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Bad Boys II (2003)

July 2nd, 2007 · 1 Comment

In the 5th season of South Park, Kyle exclaims, “Job has all his children killed, and Michael Bay gets to keep making movies. There isn’t a God.” In the fifth of six articles, I determine the existence of God by revisiting the films of director and alleged anti-Christ Michael Bay.

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$150 million of ecstasy manufactured in Amsterdam is shipped to the Gulf of Mexico in coffins. Two of the bags find their way into the hands of a courier, who delivers them to a KKK rally in Miami. A “Tactical Narcotics Team” stages a raid, sending in two black detectives: Marcus Burnett (Martin Lawrence) and Mike Lowrey (Will Smith). In the automatic weapons mayhem that ensues, Mike accidentally shoots his partner in the ass.

Marcus is in group therapy to curb his anger. Mike dates Marcus’ sister Syd (Gabrielle Union), a DEA operative, keeping the relationship hush-hush. Neither cop knows that Syd is working undercover as a money launderer for a Russian gangster (Peter Stormare). The detectives cross paths with her while following a Haitian crew looking to rip off a drug score. A massive chase and demolition derby ensues on the MacArthur Causeway.

After being yelled at by their captain (Joe Pantoliano), the bad boys discover the Haitians were after dope being shipped out of a funeral parlor owned by drug kingpin Johnny Tapia (Jordi Mollà). Once Tapia out-muscles the Russians, he recruits Syd to do his banking. She helps Marcus and Mike build the evidence to take the kingpin down, but not before Tapia flees to Cuba with Syd. The bad boys and their unit decide to invade Cuba to rescue her.

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Developing a sequel to Bad Boys, producer Jerry Bruckheimer enlisted screenwriters Dick Clement & Ian La Frenais. Their draft – titled Bad Around The World – took the Martin Lawrence/Will Smith characters to London to apprehend a chemist with ties to a drug kingpin. Todd Robinson, Dan Gordon and Gregory Allen Howard were brought in at various points to make it work, as were Marianne Wibberley & Cormac Wibberley.

Ron Shelton jumpstarted the project by writing a police procedural based on the network of Cuban, Russian and white supremacist drug smugglers operating around Miami. His script got Lawrence, Smith and director Michael Bay on board. Jerry Stahl did a rewrite, bringing an element of dark wit to the proceedings. John Lee Hancock did a rewrite as well. The WGA ruling: story by the Wibberleys and Shelton, screenplay by Shelton and Stahl.

After Pearl Harbor, Bay must have realized that he was never going to be taken seriously as a filmmaker. With nothing to lose in terms of critical accolades or awards, and $130 million at his disposal, Bay freed himself to make the most extravagant, vulgar, socially irresponsible spectacle possible. The result was Bad Boys II, and it’s the best work of Bay’s career.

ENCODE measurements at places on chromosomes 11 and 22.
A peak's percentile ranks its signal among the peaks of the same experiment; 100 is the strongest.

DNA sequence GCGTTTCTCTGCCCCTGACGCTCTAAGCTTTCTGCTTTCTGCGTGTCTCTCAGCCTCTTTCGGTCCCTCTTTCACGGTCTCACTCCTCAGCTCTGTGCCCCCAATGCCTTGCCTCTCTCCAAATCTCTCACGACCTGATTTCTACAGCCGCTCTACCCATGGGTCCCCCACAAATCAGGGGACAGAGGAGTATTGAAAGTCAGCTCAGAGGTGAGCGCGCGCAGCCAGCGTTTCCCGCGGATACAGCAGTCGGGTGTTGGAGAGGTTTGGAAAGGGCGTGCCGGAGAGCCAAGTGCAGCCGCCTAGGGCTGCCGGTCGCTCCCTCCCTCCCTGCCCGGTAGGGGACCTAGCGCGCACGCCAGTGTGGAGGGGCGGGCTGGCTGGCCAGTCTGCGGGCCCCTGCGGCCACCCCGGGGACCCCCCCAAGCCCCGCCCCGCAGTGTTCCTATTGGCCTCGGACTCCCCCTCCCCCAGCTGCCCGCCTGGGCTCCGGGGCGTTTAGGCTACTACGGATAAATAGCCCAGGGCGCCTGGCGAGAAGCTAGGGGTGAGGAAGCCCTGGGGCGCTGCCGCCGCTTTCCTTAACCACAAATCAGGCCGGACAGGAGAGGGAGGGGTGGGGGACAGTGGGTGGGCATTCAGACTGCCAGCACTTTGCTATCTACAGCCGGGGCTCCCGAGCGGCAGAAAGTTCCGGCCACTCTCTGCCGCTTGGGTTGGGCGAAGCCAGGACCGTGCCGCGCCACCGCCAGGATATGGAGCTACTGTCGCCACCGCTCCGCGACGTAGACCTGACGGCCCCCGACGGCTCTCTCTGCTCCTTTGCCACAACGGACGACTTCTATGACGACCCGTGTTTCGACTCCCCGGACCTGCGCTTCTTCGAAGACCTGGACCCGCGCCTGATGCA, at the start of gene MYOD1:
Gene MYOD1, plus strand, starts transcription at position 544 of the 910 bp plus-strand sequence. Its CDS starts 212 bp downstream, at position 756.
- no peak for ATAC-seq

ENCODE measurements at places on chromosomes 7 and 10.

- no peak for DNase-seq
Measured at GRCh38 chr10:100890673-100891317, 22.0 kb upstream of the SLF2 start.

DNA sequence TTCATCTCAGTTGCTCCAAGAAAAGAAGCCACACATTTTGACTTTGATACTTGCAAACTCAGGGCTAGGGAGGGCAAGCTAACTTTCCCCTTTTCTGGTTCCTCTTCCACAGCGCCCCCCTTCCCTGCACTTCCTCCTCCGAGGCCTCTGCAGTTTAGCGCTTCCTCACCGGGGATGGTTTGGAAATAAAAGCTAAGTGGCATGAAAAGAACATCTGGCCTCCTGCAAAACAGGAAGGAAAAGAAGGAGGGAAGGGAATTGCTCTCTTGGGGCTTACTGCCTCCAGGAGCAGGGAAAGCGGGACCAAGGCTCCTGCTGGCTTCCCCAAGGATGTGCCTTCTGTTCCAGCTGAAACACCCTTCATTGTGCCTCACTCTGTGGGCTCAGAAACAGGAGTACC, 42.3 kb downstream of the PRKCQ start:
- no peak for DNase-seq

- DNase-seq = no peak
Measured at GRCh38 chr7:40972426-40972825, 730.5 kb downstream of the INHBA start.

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The bad boys are the worst cops in movie history; violating every civil liberty on the books, they cut a swath of destruction through Miami that would make Tony Montana grin. But the movie is gloriously over the top, the way The Blues Brothers is over the top. Car crashes, cursing, gunfire and bad guys of every stripe are orchestrated at such a dizzying level, the movie transcends the mediocrity of ordinary action movies.

The demolition derby on the MacArthur Causeway is a visceral joy, blending audacious stunt driving with digital effects that maintain the illusion of cars dodging debris by inches. It may be the best movie chase in the last fifteen years. Bay also creatively employs CGI in a shootout, whipping the camera 360 degrees between two rooms. Just as cool is a gag done live with a dog, a chain, and Marcus’ cheap above ground pool.

It’s sometimes a fine line between laughing at a movie, and laughing along with it. Instead of ridiculing Bad Boys II, director Edgar Wright was inspired by its “huge fucking destruction” and made the comedy Hot Fuzz as a loving homage to this. The action is bananas, but the script is sharper and more charming than it had to be. Lawrence and Smith have terrific chemistry, while Bay is here doing what Bay does best.

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Conclusion: Que milagro! She may not have had a trailer, but God was definitely present during filming, the first film of Bay’s career I can recommend.

“This is a film package wrapped for the hyperactive, sexually starved male teenager who thinks that simplistic, meaningless violence and language are the coolest things to hit the earth since porno and Hot Pockets,” says Jacob Hall at Independent Critics.

Mr. Beaks at Ain’t It Cool News says, “I’ve been very tough on Bay in the past (I think I’ve called him every euphemism for Satan that exists in the English language), but, for the first time since Bad Boys, I find myself appreciative of his respect for audiences.”

“Bay can direct action sequences like no other and thankfully he was not hampered the way he was in … Pearl Harbor. This time he gets to use blood all he wants and now he doesn’t have to worry about any messy melodramatic love scenes,” writes Mike at The Film Judge.

“Oh these dudes is off the chain!” View the demolition derby on the causeway.

Tags: Gangsters and hoodlums · Sequel · Shootout

1 response so far ↓

  • 1 fuke u // Mar 27, 2008 at 2:20 am

    i love this mivue

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